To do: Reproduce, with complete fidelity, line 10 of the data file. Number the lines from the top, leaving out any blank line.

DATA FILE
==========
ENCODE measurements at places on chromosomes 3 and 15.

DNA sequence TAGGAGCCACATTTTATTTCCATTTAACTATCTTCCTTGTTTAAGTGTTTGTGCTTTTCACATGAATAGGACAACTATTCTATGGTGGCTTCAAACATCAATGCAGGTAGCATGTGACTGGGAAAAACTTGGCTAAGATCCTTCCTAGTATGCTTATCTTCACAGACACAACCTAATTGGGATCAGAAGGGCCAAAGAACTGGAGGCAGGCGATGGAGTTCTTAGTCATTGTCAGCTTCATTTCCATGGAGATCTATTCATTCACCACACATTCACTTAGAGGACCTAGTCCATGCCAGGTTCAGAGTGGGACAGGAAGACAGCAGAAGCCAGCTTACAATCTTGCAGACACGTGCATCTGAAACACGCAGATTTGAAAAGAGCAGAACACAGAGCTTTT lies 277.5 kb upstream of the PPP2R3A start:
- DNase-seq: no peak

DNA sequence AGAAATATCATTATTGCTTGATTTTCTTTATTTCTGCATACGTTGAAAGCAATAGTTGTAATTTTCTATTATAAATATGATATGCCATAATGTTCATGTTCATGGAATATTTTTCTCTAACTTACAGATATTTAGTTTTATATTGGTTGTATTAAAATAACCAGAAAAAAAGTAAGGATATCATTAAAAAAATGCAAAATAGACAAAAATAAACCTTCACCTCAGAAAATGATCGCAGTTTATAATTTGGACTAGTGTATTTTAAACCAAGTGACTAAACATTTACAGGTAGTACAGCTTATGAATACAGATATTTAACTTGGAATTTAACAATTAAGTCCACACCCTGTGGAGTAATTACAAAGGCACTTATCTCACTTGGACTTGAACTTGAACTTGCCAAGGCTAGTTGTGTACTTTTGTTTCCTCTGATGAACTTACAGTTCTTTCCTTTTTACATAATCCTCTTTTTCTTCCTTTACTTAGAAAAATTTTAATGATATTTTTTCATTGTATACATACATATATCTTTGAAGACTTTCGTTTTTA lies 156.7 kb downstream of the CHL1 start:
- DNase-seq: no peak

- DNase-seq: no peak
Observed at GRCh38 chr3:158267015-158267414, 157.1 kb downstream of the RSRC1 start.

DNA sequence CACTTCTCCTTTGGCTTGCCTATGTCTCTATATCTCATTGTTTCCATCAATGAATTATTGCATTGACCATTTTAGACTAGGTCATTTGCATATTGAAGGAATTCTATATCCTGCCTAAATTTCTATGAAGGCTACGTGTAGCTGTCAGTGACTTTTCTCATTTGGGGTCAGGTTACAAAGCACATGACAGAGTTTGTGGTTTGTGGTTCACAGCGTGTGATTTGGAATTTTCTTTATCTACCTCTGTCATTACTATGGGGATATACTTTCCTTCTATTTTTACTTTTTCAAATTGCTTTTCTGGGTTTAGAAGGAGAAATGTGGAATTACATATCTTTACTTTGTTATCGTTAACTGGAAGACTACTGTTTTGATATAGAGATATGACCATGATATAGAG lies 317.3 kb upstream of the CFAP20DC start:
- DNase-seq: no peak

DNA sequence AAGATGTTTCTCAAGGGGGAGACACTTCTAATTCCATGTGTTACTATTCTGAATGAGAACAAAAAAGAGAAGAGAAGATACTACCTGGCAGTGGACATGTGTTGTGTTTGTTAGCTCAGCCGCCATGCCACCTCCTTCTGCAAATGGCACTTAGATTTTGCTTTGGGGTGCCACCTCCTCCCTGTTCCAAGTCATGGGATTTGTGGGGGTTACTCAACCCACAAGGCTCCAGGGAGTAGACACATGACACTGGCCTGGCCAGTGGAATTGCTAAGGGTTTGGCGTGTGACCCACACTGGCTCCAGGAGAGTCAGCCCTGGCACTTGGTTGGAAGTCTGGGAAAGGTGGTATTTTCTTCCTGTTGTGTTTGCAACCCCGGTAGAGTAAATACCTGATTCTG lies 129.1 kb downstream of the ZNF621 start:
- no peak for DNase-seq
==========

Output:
DNA sequence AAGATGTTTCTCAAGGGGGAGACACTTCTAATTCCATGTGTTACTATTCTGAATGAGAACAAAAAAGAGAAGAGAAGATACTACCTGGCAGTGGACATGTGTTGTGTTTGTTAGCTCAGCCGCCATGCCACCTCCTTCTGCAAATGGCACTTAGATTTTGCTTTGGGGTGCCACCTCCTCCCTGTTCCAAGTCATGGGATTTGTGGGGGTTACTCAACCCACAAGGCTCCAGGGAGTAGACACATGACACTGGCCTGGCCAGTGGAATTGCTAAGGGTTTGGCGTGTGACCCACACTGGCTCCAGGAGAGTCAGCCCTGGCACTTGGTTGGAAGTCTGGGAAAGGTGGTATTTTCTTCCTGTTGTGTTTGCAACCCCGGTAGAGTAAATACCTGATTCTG lies 129.1 kb downstream of the ZNF621 start: